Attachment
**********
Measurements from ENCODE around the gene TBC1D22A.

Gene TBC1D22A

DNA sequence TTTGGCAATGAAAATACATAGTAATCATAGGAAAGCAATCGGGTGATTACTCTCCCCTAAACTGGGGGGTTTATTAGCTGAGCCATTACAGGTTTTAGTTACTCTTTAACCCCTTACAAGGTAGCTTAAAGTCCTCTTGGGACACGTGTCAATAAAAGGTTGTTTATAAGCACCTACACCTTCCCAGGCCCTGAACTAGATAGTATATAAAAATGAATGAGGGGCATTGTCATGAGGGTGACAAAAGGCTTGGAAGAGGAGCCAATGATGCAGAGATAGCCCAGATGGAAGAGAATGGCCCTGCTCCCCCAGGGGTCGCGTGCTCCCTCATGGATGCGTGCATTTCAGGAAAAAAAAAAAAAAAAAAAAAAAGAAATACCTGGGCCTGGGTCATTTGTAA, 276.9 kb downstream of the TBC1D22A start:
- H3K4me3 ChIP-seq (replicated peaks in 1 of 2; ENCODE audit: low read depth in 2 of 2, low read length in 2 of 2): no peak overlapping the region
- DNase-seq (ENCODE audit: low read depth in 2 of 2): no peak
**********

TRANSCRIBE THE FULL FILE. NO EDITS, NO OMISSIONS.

Measurements from ENCODE around the gene TBC1D22A.

Gene TBC1D22A

DNA sequence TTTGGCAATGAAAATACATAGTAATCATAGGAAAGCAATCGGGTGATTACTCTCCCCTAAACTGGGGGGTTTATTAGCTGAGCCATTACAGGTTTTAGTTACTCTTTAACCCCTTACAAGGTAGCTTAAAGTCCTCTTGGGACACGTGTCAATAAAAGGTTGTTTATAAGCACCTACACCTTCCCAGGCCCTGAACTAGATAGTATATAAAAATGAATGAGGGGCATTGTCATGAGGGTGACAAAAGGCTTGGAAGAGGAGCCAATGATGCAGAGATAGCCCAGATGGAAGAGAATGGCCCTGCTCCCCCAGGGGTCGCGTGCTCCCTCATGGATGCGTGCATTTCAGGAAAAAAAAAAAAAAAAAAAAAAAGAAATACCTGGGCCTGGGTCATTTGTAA, 276.9 kb downstream of the TBC1D22A start:
- H3K4me3 ChIP-seq (replicated peaks in 1 of 2; ENCODE audit: low read depth in 2 of 2, low read length in 2 of 2): no peak overlapping the region
- DNase-seq (ENCODE audit: low read depth in 2 of 2): no peak